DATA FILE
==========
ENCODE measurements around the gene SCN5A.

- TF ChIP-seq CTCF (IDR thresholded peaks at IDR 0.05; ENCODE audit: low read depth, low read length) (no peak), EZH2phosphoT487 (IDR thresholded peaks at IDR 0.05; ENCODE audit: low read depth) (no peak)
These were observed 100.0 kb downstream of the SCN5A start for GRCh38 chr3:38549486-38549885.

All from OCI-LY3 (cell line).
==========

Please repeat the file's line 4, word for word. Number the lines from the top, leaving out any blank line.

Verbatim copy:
All from OCI-LY3 (cell line).